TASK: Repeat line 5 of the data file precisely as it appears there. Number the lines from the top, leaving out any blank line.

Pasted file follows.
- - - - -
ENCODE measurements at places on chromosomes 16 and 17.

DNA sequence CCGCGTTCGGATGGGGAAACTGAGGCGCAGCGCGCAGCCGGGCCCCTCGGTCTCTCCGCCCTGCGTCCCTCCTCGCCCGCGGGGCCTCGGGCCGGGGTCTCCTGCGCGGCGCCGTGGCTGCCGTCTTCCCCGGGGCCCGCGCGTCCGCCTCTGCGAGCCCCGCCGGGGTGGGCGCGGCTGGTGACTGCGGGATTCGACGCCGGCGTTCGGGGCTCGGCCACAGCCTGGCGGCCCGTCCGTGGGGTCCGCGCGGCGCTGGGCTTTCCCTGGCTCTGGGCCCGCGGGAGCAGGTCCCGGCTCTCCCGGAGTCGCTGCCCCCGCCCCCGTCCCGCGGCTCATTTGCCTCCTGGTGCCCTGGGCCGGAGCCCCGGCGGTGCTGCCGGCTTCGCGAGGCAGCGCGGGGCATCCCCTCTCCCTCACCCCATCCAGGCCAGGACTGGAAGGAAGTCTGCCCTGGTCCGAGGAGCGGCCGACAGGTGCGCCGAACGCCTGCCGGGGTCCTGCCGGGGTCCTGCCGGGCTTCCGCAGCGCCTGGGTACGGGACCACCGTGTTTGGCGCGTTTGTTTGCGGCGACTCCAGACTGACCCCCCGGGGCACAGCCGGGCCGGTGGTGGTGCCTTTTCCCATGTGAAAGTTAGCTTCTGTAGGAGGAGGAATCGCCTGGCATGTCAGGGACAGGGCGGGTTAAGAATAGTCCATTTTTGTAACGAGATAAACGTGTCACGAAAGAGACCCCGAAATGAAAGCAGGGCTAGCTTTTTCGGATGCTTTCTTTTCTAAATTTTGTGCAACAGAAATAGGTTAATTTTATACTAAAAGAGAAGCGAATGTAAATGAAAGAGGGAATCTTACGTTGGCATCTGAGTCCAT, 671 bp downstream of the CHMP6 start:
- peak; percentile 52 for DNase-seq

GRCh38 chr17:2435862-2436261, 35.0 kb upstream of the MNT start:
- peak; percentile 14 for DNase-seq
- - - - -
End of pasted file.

- peak; percentile 14 for DNase-seq